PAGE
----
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    Young Olympic hopefuls are honing their Taekwondo skills in Farmington as the competition heats up in Rio.

    On Wednesday night, the women’s 49kg and men’s 58kg medal matches begin at 7 p.m. 

    Ceana Rodriguez will be one of the many people glued to the television watching.

    Rodriguez started Taekwondo at age five and has since won numerous international competitions in Korea, Germany and Canada.

    “My dream is to go to the 2020 Olympics and I am so close to it,” said Rodriguez. “I have always had this vision of walking through big doors and everybody screaming.”

    Rodriguez is one of the dozens of students enrolled at the Olympic Taekwondo Academy in Farmington.

    Head Master Kiye Cho teaches his students the techniques of breaking, form and sparring.

    “It is all about teamwork and working together,” said Ezra Mendes of Burlington.

    Those skills helped Gavin Engels win two gold medals recently at the National Championships.

    “It was pretty good getting them, but I did have to work hard to get them. Master Cho helped me all along the way,” said Gavin Engels of Avon.

    Master Cho is a two-time world champion. He says he enjoys watching Taekwondo on the Olympic stage as much as his students.

    “It is very exciting to watch because Taekwondo is getting changed and now they are using electric sparring gear,” said Master Cho.

    Despite there only being a few days left to take the Olympics in, the training will not end for hopefuls like Rodriguez. She will continue making sacrifices hoping to make it in 2020.

    “Skipping school dances, not doing regular teenage activities, so complete dedication and training every single day,” said Rodriguez.



    Photo Credit: NBC Connecticut

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    Less humid weather has arrived, but it won't last forever.

    While tomorrow also features a good amount of sunshine, there can be a shower. Temperatures will be in the middle 80s.

    There could be another shower Friday, then more clouds move in this weekend.

    Both weekend days will start with fog and low clouds, then some sun breaks through. Temperatures will be in the lower 80s.

    It will gradually turn more humid heading into Sunday, before the humidity drops off again next week.

    Finally, more seasonable weather arrives early next week. Temperatures will struggle to hit 80 degrees starting Monday!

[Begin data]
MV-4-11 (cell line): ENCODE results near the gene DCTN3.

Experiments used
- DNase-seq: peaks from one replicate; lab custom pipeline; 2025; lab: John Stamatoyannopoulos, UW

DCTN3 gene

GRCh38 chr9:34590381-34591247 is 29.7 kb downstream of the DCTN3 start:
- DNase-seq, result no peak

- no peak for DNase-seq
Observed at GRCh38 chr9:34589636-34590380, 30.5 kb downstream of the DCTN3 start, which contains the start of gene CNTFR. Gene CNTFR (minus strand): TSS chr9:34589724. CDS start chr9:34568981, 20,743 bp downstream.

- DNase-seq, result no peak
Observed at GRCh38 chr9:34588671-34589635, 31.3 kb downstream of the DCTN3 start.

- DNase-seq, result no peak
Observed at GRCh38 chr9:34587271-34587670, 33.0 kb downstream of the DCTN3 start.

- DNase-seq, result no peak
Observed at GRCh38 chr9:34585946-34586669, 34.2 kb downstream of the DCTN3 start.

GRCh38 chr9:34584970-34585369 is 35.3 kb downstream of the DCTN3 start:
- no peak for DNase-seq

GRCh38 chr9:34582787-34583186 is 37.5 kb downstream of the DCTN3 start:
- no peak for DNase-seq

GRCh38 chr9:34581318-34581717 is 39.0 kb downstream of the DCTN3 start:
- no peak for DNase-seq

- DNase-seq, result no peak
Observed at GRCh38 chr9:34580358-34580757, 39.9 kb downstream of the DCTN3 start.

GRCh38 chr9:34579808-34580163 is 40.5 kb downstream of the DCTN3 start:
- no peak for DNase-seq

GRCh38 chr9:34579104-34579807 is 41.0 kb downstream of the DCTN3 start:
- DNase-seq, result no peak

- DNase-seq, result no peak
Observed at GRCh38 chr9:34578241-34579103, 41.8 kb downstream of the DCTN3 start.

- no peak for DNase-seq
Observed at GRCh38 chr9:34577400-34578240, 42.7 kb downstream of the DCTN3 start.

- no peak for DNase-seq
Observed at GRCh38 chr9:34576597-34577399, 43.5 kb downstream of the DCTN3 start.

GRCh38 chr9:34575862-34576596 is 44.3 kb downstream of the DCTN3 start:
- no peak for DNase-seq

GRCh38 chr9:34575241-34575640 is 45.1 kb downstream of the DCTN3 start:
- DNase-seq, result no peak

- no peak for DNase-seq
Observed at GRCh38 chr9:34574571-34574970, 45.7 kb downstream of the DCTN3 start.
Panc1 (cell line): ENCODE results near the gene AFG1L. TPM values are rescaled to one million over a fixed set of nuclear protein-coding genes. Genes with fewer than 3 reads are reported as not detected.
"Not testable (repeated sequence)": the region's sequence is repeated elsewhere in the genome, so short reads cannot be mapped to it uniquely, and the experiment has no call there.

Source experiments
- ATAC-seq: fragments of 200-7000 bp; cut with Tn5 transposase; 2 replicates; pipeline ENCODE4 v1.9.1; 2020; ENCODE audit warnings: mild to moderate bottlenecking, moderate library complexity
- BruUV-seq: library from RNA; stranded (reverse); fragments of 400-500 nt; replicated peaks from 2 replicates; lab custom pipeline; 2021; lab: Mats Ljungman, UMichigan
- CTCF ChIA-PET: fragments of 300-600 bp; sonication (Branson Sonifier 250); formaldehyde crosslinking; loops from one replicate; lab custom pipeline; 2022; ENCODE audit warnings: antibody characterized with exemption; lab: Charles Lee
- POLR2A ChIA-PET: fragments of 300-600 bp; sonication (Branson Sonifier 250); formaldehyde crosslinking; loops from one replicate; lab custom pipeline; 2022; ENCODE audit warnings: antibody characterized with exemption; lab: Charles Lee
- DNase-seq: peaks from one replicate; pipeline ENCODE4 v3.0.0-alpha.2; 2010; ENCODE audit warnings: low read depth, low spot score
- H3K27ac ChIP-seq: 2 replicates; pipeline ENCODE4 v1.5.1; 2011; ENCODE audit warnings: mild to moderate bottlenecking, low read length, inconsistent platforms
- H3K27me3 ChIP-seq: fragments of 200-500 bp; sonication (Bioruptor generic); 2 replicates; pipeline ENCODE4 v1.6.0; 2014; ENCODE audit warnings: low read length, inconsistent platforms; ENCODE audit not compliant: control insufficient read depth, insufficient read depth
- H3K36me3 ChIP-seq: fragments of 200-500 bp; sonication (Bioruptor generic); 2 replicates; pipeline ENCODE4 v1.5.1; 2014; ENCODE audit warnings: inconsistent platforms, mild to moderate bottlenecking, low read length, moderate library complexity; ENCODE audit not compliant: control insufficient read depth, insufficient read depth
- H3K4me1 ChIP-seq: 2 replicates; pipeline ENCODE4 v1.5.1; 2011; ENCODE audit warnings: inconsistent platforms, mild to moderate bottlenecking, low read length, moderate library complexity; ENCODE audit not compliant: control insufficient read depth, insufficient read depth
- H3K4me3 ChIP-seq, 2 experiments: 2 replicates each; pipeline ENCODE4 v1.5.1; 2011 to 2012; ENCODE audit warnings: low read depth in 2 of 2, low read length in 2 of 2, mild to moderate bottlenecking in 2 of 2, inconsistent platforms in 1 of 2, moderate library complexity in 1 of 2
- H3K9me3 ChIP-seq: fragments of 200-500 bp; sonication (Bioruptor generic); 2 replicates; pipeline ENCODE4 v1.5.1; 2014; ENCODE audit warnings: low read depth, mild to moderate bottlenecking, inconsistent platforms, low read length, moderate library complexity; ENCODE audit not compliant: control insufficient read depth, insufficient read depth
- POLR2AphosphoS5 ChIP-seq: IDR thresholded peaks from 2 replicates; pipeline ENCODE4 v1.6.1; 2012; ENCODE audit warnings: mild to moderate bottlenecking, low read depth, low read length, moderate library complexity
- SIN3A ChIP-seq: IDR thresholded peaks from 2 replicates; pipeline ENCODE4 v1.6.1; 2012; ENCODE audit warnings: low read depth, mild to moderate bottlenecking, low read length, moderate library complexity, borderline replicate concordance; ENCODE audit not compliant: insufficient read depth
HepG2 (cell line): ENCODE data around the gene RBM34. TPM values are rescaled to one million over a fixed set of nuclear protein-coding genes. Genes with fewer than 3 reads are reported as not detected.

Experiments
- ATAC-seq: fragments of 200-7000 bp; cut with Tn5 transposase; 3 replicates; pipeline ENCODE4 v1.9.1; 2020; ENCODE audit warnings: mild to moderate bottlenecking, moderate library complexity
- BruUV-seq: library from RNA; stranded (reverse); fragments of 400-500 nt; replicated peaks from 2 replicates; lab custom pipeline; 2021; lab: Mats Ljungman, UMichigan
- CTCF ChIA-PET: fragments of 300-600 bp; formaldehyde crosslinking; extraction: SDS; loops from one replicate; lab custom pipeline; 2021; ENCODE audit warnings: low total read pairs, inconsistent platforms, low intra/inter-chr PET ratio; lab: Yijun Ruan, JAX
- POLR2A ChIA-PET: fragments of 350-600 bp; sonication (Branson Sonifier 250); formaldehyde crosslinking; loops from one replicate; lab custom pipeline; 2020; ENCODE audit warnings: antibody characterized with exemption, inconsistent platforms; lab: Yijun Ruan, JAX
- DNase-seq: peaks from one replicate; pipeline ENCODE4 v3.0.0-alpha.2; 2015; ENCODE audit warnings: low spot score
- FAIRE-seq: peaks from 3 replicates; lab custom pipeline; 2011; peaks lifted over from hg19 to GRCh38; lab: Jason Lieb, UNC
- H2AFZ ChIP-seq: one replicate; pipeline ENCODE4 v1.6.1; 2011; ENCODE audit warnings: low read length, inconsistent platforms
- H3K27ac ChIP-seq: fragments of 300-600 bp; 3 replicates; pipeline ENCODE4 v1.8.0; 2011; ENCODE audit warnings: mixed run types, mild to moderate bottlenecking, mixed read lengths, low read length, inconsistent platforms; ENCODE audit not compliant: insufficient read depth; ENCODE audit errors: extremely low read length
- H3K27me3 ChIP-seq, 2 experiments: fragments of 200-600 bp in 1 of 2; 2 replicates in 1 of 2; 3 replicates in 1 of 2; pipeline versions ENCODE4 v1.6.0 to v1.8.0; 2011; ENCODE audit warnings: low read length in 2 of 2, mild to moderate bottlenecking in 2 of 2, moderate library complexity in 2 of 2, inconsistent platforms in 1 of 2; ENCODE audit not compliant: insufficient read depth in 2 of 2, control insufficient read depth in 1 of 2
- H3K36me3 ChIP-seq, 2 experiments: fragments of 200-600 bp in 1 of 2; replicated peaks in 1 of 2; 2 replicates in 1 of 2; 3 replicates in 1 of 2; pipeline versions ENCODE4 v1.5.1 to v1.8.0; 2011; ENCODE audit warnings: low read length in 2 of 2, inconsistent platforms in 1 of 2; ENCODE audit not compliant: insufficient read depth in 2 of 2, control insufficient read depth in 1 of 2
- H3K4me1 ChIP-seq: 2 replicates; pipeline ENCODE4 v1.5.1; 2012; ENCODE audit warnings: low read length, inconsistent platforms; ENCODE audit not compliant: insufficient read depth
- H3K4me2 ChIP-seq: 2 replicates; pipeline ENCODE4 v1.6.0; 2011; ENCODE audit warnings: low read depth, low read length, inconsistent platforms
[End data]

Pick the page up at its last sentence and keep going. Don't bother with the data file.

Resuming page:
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    The Connecticut Department of Transportation is holding hearings for the public to comment on proposed fare increases for the New Haven commuter rail line, including the New Canaan, Danbury and Waterbury branches, as well as Shore Line East, CTtransit and CTfastrak. 

    The proposed increases for the New Haven Line to go into effect on Dec. 1 and would be combined with a 1 percent previously scheduled fare increase to go toward purchase of the new M-8 rail cars that the state put into service beginning in 2010.

    The proposed increases for CTtransit and CTfastrak go into effect on Dec. 4.

    The standard one-way fare on the statewide CTtransit services would go up 25 cents, from $1.50 to $1.75, and the express bus fares and other pre-paid fare types would rise a proportional percentage, according to DOT.

    The public is encouraged to email comments to the DOT at dot.farecomments@ct.gov or through the DOT’s website.

    You can also mail comments to:

    Comment on Fare Changes

    Bureau of Public Transportation
    2800 Berlin Turnpike
    P.O. Box 317546
    Newington, CT 06131-7546

    The comment period closes September 15, 2016.

    Following are the dates, times and locations of the public hearings:

    Old Saybrook
    Thursday, Sept. 1, Old Saybrook Town Hall, 302 Main St. -- 4 p.m. to 6 p.m. and 7 p.m. to 9 p.m.

    Hartford
    Wednesday, Sept. 7, Hartford Public Library, 500 Main St. -- 4 p.m. to 7 p.m.

    Meriden
    Tuesday, Sept. 13, Meriden City Hall, Council Chambers, 142 East Main St. --11 a.m. to 2 p.m.

    Waterbury
    Tuesday, Sept. 13, Silas Bronson Library, 267 Grand St. -- 4 p.m. to 7 p.m.

    Stamford
    Wednesday, Sept. 14, University of Connecticut Stamford Campus Auditorium, One University Place -- 4 p.m. to 6 p.m. and 7 p.m. to 9 p.m.

    New Haven